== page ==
Becoming a parent is a huge life change at the best of times, but when paired with mental health difficulties it can be an even bigger challenge. While a large number of high-profile women – from Adele and Chrissy Teigen to Gwyneth Paltrow – have spoken openly about their struggles with postnatal depression, many new mothers also experience other mental health conditions in the aftermath of giving birth.
According to new research, a very sizeable chunk of mothers in the UK are suffering in this way. BBC Radio 5 live and YouGov surveyed 1,800 British parents and found that more than a third of mothers had dealt with mental health issues related to motherhood, the BBC reported, compared with just 17% of fathers.
Of the women who had experienced difficulties, with conditions such as acute stress, severe anxiety and postnatal depression, more than two thirds sought professional help, although it's unclear what proportion had actually received treatment. (According to a 2014 mental health survey, only one in eight adults – 12.1% – receive mental health treatment.)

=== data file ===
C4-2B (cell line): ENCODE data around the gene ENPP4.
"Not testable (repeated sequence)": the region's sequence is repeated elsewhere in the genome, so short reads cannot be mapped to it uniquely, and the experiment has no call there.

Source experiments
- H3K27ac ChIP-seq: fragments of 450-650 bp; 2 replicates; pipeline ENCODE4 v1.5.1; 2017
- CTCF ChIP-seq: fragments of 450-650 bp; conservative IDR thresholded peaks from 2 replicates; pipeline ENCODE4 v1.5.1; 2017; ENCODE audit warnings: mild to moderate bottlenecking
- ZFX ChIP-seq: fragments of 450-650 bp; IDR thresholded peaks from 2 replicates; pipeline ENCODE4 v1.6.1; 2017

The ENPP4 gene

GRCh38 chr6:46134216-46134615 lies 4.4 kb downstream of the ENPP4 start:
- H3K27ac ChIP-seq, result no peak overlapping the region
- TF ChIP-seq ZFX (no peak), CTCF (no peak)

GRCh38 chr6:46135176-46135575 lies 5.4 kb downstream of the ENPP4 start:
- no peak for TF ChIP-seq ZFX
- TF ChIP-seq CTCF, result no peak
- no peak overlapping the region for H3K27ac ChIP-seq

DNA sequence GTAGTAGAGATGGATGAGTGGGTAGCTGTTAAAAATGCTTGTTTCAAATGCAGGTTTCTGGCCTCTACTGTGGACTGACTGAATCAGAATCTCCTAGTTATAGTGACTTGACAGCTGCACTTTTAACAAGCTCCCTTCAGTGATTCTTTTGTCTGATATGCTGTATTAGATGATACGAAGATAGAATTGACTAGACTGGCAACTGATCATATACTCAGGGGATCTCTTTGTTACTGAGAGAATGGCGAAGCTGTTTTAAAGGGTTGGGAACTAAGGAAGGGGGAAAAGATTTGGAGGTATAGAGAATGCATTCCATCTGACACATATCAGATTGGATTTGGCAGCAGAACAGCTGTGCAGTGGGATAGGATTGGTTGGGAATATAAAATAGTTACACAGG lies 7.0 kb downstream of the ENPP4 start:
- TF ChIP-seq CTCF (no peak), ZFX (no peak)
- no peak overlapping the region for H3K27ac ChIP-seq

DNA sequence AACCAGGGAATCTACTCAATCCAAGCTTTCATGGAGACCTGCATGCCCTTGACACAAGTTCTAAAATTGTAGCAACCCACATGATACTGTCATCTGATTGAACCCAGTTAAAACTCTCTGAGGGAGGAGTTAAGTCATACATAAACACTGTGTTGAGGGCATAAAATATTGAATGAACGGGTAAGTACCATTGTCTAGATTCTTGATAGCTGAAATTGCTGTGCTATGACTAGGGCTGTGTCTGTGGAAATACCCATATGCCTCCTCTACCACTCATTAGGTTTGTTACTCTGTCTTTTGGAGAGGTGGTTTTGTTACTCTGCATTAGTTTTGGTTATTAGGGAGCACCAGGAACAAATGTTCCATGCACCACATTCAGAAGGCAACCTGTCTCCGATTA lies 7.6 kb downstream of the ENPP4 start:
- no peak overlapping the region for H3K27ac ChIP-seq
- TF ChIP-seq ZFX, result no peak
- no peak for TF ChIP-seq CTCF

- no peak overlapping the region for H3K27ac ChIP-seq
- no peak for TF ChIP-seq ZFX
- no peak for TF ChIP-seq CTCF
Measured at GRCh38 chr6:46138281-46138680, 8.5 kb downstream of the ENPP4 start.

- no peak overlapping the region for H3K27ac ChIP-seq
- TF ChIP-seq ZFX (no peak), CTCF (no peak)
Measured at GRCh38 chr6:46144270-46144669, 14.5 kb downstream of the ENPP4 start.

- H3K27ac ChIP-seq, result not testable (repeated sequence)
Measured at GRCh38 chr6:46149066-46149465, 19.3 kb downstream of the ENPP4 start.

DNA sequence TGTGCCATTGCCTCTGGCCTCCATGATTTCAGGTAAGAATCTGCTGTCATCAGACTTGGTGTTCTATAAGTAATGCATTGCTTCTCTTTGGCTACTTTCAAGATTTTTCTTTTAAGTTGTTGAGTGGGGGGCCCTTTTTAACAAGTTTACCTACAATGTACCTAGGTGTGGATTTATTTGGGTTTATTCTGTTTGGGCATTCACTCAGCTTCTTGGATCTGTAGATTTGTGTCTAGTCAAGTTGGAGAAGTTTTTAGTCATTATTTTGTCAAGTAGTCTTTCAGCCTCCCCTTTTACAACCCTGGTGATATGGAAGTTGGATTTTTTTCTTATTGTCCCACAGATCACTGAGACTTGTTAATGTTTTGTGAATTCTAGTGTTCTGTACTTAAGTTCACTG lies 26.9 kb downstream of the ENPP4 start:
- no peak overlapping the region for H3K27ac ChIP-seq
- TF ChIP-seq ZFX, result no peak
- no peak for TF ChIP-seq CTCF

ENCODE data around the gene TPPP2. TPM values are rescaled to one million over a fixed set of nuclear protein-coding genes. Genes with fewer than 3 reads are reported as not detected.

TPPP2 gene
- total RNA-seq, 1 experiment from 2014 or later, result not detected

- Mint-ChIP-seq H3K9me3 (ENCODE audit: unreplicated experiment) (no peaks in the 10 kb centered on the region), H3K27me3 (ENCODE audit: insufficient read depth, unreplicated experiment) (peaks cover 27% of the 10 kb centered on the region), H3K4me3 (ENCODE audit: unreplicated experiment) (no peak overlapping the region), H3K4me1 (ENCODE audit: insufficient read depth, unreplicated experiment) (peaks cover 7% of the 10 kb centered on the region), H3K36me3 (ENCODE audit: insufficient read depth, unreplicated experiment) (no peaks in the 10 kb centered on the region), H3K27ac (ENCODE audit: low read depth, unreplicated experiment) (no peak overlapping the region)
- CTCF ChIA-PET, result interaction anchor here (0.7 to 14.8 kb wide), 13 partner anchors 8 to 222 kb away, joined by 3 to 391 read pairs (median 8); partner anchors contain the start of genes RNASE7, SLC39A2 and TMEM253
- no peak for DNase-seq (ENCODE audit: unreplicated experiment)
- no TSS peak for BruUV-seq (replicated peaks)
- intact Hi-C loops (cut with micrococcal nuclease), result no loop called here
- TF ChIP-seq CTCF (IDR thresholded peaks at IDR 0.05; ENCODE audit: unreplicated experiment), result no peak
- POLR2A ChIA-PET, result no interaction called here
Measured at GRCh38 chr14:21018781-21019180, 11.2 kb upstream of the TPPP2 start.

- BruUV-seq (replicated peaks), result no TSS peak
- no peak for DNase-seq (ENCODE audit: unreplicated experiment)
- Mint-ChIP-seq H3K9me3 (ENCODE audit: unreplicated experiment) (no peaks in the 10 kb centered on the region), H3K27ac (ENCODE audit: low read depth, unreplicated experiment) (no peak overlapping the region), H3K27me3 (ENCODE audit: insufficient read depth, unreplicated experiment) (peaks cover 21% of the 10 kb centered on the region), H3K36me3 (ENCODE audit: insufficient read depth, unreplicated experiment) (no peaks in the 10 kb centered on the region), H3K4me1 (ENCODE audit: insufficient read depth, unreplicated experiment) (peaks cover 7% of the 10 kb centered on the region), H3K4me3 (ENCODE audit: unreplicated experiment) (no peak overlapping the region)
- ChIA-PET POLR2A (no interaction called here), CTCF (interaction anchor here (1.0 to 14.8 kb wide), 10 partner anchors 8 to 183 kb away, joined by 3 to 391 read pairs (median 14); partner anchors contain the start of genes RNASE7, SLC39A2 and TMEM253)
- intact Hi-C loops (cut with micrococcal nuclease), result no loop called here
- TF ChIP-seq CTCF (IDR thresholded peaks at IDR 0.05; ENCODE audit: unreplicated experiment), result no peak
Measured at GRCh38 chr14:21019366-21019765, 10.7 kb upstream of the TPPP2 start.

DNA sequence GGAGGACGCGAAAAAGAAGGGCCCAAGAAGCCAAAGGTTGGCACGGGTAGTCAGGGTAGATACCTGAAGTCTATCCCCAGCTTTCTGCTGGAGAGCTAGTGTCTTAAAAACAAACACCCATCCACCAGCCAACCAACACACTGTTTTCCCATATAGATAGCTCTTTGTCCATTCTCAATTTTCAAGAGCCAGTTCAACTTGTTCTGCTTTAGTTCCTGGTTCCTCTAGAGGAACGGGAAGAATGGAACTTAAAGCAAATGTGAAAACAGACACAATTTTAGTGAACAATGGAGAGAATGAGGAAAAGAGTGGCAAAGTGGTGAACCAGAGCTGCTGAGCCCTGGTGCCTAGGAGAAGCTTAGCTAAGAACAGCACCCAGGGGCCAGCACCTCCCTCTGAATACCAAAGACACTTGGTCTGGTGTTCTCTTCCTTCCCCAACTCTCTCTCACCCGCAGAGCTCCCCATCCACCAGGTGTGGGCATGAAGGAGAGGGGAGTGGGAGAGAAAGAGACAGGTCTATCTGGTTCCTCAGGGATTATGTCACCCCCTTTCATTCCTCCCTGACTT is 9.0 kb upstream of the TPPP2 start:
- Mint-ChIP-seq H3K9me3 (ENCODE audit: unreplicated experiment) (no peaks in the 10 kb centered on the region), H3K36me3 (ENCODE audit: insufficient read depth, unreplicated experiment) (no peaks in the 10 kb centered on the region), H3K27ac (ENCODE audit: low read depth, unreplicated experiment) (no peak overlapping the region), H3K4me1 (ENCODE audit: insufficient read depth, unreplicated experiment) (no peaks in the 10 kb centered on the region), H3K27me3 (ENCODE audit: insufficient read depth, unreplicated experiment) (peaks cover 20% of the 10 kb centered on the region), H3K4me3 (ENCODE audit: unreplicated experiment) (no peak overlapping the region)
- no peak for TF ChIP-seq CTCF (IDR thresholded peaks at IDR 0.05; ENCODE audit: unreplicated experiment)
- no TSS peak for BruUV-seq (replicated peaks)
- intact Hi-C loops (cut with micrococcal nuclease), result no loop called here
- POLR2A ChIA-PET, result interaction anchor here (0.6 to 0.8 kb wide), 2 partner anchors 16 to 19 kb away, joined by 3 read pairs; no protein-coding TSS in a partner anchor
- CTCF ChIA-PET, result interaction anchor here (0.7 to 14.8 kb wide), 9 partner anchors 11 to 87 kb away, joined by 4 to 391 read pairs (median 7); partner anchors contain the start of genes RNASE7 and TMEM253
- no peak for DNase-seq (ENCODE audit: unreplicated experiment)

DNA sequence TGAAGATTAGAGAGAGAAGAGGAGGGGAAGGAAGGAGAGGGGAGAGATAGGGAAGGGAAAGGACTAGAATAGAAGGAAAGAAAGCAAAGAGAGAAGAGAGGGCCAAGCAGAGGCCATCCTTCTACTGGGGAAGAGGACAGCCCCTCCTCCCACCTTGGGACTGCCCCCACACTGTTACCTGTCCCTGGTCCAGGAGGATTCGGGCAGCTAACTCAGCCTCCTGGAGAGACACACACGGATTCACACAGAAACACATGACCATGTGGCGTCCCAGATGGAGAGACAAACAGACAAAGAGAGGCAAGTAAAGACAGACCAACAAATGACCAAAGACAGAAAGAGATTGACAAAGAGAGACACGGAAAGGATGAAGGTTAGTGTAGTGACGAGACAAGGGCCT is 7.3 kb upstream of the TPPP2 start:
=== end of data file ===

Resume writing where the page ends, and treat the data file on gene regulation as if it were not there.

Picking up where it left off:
Speaking as part of BBC Radio 5 live's #mumtakeover, Game of Thrones actor and mother of two Lena Heady, who has spoken publicly before about her battle with postnatal depression, described motherhood as more challenging than anything else she'd experienced and nothing like what she'd expected.
“I would say you’re doing a brilliant job," Heady reassured listeners. "I would say trust yourself and ask for help. Don’t be ashamed to say you yell or you feel down, or it’s getting overwhelming. It is the hardest, hardest job in the world. It is beyond anything I’ve ever experienced."
Reassuringly, more than half (60%) of women said they had turned to their friends for emotional support, while 56% had sought it from their partner and 18% went online, presumably on forums such as Mumsnet and Netmums. However, a worrying 15% of mothers and a larger proportion of fathers – 25% – didn't receive any emotional support as parents.
The mothers surveyed by the BBC also reported feeling criticised by others, with a quarter (26%) feeling their own parents were critical of their parenting, followed by their spouse/partner (24%), other family members (18%) and strangers (14%).
A large proportion of mothers (30%) also claimed to have felt discriminated against at work because they were a parent – more than double the proportion of fathers questioned (14%) – which supports an assertion from Citizens Advice last year that mothers were "losing out" at work and being treated unfairly by employers.
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